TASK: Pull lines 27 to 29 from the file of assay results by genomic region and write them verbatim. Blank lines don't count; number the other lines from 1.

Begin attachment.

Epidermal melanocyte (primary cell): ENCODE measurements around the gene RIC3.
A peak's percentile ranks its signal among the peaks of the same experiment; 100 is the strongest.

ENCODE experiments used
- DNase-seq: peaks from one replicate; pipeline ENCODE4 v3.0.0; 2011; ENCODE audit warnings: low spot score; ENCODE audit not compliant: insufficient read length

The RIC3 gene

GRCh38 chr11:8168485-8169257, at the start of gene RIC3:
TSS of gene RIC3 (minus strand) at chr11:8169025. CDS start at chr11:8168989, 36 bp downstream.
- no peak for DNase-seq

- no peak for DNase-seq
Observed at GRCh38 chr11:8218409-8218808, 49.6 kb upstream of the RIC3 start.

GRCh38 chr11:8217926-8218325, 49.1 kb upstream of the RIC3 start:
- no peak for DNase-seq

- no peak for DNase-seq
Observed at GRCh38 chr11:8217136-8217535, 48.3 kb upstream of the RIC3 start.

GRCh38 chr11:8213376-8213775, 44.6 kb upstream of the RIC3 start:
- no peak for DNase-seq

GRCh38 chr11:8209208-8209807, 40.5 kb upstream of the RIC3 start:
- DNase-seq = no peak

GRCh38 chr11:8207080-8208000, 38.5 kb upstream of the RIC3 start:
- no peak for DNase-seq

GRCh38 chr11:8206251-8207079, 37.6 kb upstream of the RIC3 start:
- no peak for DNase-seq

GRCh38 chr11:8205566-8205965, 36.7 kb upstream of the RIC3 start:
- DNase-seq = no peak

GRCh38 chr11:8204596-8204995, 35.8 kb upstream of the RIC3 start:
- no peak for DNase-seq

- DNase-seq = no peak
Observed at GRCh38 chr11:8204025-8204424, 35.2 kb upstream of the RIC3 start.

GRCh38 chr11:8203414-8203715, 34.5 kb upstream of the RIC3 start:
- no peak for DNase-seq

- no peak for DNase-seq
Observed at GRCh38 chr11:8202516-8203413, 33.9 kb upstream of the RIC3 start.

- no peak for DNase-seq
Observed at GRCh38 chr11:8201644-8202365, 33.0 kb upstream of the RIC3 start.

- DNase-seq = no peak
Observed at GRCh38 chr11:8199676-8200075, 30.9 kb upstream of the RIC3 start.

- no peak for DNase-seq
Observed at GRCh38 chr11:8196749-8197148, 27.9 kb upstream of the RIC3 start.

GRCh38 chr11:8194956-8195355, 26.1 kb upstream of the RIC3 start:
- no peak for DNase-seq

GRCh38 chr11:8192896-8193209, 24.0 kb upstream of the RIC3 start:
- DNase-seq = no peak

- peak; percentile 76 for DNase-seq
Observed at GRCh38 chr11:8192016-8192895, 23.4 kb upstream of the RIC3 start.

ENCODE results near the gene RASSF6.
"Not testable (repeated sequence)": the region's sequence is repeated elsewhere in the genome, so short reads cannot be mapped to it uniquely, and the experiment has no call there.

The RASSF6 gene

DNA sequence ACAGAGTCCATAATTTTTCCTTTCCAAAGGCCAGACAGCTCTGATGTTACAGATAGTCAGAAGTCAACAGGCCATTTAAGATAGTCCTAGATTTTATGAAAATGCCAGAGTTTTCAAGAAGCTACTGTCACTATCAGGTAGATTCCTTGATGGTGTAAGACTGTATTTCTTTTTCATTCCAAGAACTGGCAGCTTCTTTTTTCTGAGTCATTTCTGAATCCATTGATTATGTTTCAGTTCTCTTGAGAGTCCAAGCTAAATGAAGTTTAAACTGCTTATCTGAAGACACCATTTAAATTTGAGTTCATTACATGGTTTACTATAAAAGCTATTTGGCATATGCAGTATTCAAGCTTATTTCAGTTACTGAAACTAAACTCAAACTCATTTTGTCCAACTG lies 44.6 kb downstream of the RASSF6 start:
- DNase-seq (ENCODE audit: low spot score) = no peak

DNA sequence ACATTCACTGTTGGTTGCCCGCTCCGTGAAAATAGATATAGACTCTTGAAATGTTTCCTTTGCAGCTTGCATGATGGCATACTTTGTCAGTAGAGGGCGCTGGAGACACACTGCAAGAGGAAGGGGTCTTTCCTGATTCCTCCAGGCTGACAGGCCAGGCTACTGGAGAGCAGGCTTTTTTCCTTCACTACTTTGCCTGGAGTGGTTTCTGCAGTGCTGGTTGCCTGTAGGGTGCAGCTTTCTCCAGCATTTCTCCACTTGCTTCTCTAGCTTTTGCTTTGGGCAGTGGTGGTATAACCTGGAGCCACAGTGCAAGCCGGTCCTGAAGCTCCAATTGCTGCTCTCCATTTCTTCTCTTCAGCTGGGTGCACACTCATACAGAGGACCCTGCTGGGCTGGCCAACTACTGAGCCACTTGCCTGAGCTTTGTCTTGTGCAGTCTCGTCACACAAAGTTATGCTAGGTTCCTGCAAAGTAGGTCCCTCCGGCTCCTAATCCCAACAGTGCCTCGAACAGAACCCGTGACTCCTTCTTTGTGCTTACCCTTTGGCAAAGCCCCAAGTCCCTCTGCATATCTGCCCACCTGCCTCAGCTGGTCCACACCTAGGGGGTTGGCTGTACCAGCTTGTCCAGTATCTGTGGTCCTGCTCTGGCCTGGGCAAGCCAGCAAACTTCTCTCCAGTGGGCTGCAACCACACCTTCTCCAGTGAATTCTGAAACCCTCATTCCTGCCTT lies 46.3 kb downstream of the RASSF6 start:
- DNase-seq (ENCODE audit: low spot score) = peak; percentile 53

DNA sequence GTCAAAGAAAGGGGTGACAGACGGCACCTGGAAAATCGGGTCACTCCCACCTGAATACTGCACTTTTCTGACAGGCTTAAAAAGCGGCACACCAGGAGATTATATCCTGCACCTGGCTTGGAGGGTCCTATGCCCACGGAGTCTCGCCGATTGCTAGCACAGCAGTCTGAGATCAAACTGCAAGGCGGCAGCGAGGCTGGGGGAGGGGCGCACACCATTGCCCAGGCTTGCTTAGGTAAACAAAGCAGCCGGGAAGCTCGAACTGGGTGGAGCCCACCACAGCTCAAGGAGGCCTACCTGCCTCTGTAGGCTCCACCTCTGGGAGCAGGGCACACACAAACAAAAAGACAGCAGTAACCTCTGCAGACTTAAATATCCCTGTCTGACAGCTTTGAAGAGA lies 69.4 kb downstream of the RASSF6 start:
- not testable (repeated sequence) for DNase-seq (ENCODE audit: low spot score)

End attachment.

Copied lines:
- DNase-seq = no peak
Observed at GRCh38 chr11:8204025-8204424, 35.2 kb upstream of the RIC3 start.

GRCh38 chr11:8203414-8203715, 34.5 kb upstream of the RIC3 start: